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Kefauver

Carey Estes Kefauver (July 26, 1903 – August 10, 1963) was an American politician from Tennessee who opposed the concentration of economic and political power under the control of a wealthy, exclusive elite and favored racial equality. A member of the Democratic Party, he served in the U.S. House of Representatives from 1939 to 1949 and in the U.S. Senate from 1949 to his death in 1963.

After leading a much-publicized investigation into organized crime in the early 1950s, he twice sought his Party's nomination for President of the United States. In 1956, he was selected by the Democratic National Convention to be the running mate of presidential nominee Adlai Stevenson. Still holding his U.S. Senate seat after the Stevenson-Kefauver ticket lost to the Eisenhower-Nixon ticket in 1956, Kefauver was named chair of the U.S. Senate Anti-Trust and Monopoly Subcommittee in 1957 and served as its chairperson until his death.

Kefauver Committee Edit

In 1950, Kefauver headed a U.S. Senate committee investigating organized crime. The committee, officially known as the United States Senate Special Committee to Investigate Crime in Interstate Commerce, was popularly known as the Kefauver Committee or the Kefauver hearings. The Committee held hearings in fourteen cities and heard testimony from over 600 witnesses. Many of the witnesses were high-profile crime bosses, including such well-known names as Tampa mobster Charlie Wall, and New York mobsters Willie Moretti, Joe Adonis, and Frank Costello, the latter making himself famous by refusing to allow his face to be filmed during his questioning and then staging a much-publicized walkout. A number of politicians also appeared before the committee and saw their careers ruined. Among them were former Governor Harold G. Hoffman of New Jersey and Mayor William O'Dwyer of New York City. The committee's hearings, which were televised live just as many Americans were buying televisions, made Kefauver nationally famous and introduced many Americans to the concept of a criminal organization known as the American Mafia for the first time ever.[1] In fact, in 1951, Kefauver appeared as a celebrity guest on the new game show What's My Line? discussing the hearings briefly with the panel, showing how popular these hearings were with early television viewers.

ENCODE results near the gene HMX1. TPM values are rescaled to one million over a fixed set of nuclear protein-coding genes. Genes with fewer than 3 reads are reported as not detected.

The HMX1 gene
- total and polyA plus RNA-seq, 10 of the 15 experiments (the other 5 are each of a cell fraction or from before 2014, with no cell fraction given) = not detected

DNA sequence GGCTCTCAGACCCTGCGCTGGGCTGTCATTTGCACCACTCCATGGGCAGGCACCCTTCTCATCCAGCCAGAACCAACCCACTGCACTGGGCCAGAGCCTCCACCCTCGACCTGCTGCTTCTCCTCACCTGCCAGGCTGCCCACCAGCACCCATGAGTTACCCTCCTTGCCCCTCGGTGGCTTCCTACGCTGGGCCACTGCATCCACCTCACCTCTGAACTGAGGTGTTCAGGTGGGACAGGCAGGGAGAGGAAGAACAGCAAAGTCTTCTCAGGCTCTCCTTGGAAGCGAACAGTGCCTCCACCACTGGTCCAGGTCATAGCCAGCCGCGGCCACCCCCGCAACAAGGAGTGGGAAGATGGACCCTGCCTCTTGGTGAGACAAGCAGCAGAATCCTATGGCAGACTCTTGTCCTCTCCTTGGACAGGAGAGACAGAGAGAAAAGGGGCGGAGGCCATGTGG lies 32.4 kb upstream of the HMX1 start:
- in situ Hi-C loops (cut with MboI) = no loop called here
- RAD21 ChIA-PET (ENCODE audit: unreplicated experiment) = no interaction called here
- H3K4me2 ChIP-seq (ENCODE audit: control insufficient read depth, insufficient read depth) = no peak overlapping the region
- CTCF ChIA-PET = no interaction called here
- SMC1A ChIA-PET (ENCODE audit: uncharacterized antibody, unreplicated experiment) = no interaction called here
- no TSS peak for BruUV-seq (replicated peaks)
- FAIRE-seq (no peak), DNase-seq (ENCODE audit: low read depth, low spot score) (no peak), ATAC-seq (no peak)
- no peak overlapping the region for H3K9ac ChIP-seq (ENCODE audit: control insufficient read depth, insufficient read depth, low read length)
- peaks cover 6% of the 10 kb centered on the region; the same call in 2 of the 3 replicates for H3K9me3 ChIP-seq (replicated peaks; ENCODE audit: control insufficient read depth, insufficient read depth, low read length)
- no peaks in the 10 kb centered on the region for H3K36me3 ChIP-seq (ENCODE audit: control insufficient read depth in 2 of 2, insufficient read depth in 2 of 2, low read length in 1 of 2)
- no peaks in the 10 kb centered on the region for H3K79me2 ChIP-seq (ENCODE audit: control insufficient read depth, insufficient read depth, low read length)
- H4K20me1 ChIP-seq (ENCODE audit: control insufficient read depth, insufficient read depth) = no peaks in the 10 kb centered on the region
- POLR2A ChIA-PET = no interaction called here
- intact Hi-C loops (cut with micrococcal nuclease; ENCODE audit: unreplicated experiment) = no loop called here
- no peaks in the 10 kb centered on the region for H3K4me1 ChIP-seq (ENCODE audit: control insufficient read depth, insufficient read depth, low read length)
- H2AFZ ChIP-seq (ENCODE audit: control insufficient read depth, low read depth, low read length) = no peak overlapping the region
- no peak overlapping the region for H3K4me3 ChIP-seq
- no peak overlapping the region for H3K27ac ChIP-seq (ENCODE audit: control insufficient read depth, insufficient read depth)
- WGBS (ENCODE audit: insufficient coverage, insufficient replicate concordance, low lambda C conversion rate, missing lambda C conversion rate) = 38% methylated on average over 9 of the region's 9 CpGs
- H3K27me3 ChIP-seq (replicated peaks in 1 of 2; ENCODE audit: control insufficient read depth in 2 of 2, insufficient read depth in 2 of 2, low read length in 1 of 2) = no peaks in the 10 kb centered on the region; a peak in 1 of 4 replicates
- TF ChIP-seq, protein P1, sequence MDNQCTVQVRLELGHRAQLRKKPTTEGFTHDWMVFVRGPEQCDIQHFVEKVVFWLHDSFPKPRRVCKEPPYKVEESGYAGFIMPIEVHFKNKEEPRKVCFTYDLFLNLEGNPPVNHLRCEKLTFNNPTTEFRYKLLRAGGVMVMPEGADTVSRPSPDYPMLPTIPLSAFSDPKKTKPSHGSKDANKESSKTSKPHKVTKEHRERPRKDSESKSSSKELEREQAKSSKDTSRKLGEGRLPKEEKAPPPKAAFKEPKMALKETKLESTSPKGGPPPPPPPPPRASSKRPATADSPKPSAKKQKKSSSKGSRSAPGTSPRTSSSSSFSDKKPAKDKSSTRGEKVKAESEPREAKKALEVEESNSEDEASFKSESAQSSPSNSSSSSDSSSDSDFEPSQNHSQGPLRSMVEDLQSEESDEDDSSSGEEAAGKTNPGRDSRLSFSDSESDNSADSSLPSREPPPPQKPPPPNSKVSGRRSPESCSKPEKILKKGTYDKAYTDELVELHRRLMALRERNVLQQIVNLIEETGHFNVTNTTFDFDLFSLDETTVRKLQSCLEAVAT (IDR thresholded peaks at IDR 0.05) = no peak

Although the hearings boosted Kefauver's political prospects, they helped to end the twelve-year Senate career of Democratic Party leaders of the U.S. Senate Majority Leader Scott W. Lucas. In a tight 1950 reelection race against former Illinois Representative Everett Dirksen, Lucas urged Kefauver to keep his investigation away from an emerging Chicago police scandal until after election day, but Kefauver refused. Election-eve publication of stolen secret committee documents hurt the Democratic Party in Cook County, Illinois, cost Lucas the election, and gave Dirksen national prominence as the man who defeated the Senate majority leader.

ReferencesEdit

  1. It Pays to Organize, Time, March 12, 1951

External linksEdit

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